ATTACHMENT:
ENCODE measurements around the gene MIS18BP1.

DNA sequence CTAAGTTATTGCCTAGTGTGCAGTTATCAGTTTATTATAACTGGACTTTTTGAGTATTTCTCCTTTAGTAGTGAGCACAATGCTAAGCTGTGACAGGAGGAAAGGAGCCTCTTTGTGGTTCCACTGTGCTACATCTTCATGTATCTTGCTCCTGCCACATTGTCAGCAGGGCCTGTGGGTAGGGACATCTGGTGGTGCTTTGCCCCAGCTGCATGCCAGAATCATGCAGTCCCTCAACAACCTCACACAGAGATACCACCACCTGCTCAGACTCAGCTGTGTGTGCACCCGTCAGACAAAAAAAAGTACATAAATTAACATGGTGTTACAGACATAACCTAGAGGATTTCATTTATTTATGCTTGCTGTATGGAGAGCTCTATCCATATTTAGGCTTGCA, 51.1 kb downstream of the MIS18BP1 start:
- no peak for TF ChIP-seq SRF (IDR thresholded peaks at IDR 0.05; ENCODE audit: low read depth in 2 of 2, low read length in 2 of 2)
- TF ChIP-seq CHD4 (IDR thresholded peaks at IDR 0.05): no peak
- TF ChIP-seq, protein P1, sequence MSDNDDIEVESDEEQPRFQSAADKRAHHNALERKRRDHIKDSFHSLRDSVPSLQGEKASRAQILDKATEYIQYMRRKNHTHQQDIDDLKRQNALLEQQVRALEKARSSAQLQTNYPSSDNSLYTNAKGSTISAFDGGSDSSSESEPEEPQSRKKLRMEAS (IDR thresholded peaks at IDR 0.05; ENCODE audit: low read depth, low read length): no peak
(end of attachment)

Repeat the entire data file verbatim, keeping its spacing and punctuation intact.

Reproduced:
ENCODE measurements around the gene MIS18BP1.

DNA sequence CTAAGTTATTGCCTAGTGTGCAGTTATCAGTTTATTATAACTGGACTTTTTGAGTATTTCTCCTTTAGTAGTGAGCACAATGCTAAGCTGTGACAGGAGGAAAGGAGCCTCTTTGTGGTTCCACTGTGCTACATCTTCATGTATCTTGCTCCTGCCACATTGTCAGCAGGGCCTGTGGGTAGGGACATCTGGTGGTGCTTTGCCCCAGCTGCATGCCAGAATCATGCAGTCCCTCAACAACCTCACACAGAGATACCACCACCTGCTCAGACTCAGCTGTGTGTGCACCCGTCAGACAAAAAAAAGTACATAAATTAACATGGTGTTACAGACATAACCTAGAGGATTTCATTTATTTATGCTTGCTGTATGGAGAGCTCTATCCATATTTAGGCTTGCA, 51.1 kb downstream of the MIS18BP1 start:
- no peak for TF ChIP-seq SRF (IDR thresholded peaks at IDR 0.05; ENCODE audit: low read depth in 2 of 2, low read length in 2 of 2)
- TF ChIP-seq CHD4 (IDR thresholded peaks at IDR 0.05): no peak
- TF ChIP-seq, protein P1, sequence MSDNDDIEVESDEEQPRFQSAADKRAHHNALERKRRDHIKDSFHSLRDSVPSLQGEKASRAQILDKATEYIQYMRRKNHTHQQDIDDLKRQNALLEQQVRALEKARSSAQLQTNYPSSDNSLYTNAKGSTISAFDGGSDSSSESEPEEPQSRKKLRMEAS (IDR thresholded peaks at IDR 0.05; ENCODE audit: low read depth, low read length): no peak